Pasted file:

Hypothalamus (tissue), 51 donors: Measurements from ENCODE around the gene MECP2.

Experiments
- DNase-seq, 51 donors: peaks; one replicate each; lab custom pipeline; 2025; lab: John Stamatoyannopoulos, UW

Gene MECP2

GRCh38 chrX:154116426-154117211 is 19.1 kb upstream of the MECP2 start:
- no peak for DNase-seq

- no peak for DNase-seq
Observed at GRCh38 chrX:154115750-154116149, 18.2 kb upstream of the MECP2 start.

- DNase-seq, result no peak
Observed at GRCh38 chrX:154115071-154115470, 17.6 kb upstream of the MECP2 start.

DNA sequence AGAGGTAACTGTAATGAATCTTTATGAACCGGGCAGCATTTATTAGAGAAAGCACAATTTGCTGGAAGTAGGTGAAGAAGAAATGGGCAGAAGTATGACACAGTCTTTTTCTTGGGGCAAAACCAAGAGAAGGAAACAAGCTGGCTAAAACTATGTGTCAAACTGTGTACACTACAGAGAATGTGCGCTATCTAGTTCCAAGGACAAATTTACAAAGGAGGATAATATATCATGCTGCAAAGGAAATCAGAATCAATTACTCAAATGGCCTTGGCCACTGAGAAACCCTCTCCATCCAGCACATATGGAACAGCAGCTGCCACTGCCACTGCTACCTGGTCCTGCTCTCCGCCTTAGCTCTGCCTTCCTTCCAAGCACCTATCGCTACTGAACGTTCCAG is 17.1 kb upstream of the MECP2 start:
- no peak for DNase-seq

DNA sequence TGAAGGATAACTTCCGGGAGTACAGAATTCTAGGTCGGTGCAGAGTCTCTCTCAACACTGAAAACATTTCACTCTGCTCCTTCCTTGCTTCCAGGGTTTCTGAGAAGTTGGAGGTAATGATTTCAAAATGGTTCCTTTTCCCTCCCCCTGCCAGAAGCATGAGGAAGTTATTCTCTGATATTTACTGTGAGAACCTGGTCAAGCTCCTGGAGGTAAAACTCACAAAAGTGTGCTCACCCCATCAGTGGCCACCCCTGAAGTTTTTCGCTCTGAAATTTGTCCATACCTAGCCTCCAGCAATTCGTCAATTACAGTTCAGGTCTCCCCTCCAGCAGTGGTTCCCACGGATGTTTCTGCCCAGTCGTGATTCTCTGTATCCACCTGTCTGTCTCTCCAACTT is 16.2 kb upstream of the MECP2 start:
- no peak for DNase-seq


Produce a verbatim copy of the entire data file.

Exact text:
Hypothalamus (tissue), 51 donors: Measurements from ENCODE around the gene MECP2.

Experiments
- DNase-seq, 51 donors: peaks; one replicate each; lab custom pipeline; 2025; lab: John Stamatoyannopoulos, UW

Gene MECP2

GRCh38 chrX:154116426-154117211 is 19.1 kb upstream of the MECP2 start:
- no peak for DNase-seq

- no peak for DNase-seq
Observed at GRCh38 chrX:154115750-154116149, 18.2 kb upstream of the MECP2 start.

- DNase-seq, result no peak
Observed at GRCh38 chrX:154115071-154115470, 17.6 kb upstream of the MECP2 start.

DNA sequence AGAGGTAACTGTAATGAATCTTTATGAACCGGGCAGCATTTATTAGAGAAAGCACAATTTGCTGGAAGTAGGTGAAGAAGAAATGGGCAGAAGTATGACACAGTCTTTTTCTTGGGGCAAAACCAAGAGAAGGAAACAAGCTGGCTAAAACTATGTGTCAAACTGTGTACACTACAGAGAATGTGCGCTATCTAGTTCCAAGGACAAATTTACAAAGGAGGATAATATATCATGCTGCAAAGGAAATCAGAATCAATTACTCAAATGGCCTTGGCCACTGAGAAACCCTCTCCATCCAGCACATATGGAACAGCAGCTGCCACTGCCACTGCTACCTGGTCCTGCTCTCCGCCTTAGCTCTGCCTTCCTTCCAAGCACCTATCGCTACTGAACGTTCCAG is 17.1 kb upstream of the MECP2 start:
- no peak for DNase-seq

DNA sequence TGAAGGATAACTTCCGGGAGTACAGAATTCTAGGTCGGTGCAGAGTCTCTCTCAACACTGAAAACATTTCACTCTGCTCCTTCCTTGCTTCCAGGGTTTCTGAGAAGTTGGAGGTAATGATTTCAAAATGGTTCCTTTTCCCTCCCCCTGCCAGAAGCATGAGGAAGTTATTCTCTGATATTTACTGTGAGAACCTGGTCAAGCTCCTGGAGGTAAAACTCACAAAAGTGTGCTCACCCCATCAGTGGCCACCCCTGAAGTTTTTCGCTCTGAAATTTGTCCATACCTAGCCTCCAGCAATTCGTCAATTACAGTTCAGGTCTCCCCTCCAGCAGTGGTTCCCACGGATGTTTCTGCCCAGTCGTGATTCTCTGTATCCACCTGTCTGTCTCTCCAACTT is 16.2 kb upstream of the MECP2 start:
- no peak for DNase-seq